Unpaid tradies outraged over dodgy builder back in business

Jarrod Brown
By Jarrod Brown
4 Min Read

Tradies still owed thousands from unpaid public housing construction in 2022 are up in arms after a bill-dodging builder steps back on site. 

Back in late 2020, the NSW Government’s Land and Housing Corporation (LAHC), now called Homes NSW, chose insolvent company Matrix Group Co to build four government units at 16 Spring Street. 

Not even a year later, the company owned and operated by former builder Troy Loh would officially go into liquidation with almost $3 million of debt owed to more than 200 contractors who signed onto the public housing project.

But fast-forward almost three years, and the now-unlicensed Loh is back in business under a new name, Matilda Build Australia, while subbies have been left tens of thousands of dollars out of pocket. 

For Amy Burns from Oasis Scaffolding, who was owed more than $90,000 when Matrix collapsed, the news made her “blood boil”.

“He should be black banned from every construction site in Australia,” Burns told Channel Nine’s A Current Affair last month.

Is this even legal?

Under new laws passed in 2023, Loh’s history of insolvency should bar him from securing a building license to form a new company.

But the allegedly broke builder claimed his new venture is purely a construction consultancy firm, telling reporters that his latest project was “being built under a different licence of an owner-builder”.

The NSW Building Commission said it would investigate allegations that the company was performing work without a suitable license. 

In an official statement, Homes NSW said that the government watchdog would ensure that no more “hardworking mum and dad businesses” were impacted by Loh or the companies he is involved with.

“It is concerning that Troy Loh may still be operating within the building and construction industry following his mishandling of Matrix Group,” said a spokesperson.

Where’s the compensation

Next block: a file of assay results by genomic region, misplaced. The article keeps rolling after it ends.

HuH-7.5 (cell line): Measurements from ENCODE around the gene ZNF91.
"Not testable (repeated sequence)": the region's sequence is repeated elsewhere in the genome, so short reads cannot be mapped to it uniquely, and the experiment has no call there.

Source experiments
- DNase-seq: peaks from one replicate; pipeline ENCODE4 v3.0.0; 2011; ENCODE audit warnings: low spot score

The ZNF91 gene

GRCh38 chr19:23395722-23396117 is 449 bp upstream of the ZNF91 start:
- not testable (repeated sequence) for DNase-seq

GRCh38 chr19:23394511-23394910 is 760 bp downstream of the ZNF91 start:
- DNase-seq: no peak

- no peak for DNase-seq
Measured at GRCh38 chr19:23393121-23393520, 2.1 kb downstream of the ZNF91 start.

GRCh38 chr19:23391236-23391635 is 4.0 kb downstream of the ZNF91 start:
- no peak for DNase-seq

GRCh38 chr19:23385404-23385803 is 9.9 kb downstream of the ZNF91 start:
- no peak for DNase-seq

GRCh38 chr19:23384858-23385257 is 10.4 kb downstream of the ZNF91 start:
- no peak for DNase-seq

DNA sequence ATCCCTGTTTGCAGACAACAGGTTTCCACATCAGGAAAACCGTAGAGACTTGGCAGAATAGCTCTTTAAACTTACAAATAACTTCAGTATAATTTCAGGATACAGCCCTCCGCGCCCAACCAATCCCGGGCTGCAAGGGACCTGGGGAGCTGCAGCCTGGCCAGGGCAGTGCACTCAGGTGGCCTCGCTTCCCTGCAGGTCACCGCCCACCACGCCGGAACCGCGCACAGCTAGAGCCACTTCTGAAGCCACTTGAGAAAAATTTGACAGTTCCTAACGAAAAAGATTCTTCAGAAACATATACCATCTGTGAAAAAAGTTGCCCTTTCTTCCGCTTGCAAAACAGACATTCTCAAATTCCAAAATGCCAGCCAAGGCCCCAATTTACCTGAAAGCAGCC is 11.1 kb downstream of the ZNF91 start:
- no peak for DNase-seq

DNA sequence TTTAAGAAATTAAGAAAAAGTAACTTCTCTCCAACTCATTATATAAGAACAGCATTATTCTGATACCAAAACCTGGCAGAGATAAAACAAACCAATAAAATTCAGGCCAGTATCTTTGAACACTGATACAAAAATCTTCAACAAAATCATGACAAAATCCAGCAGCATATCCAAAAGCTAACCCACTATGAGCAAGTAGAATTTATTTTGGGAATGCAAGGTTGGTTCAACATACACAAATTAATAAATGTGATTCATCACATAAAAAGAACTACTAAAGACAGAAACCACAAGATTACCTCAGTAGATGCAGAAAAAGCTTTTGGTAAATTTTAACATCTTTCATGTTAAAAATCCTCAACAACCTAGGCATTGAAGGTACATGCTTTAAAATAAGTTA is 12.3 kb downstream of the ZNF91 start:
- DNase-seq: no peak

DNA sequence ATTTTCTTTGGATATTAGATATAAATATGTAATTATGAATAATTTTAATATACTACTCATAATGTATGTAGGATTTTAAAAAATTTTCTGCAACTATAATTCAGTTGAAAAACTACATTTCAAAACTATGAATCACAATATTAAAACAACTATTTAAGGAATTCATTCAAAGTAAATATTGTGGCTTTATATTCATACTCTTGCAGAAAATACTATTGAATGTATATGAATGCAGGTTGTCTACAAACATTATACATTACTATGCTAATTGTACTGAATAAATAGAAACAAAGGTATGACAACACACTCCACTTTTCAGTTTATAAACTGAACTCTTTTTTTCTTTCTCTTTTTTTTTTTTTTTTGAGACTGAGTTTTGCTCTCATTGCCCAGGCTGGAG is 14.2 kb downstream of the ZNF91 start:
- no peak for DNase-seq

While the public housing body has tried to distance itself from Loh’s dodgy dealings, it’s because of their original negligence with Matrix that tradies have been left in the lurch. 

When the company collapsed all the way back in October 2021, liquidators found that Matrix may have been trading as insolvent from as early as February 2019 – a whole year before the organisations brought the company on board. 

Decision makers behind the contract would’ve had to fail to see both a public online notice revealing Matrix Group Co lost its insurance and a public online notice indicating it was in liquidation – continuing its contract with the Sydney-based company after both of these events.

Having lost its building insurance, Matrix should’ve been restricted by law to only working on contracts worth $20,000 or less. But when asked why the LAHC signed Matrix to work on the $1.5 million Spring Street development, a spokesperson said public sector agencies have an exemption that allows them to contract uninsured builders.

Despite calls from Wagga MP Joe McGirr that the organisation has an “ethical if not actual legal” obligation for compensation, Homes NSW repeatedly denies owing any payment to subcontractors under the now-defunct builder.

The organisation claims Matrix hadn’t done enough work to meet requirements for the $150,000 payment and that Loh was solely responsible for outstanding subcontractor payments.

According to Anthony Igra from Contractors Debt Recovery, workers and government officials should hold Homes NSW accountable for their endorsement of a company trading in the red. 

“What gets me the most was the government department was told no one was being paid and nothing happened,” Igra told reporters last month. 

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Jarrod Brown combines his background in journalism, copywriting and digital marketing with a lifelong passion for storytelling. He has a strong passion for new and emerging consumer technology within the building sector. He lives on the Sunshine Coast - usually found glued to the deck of a surfboard.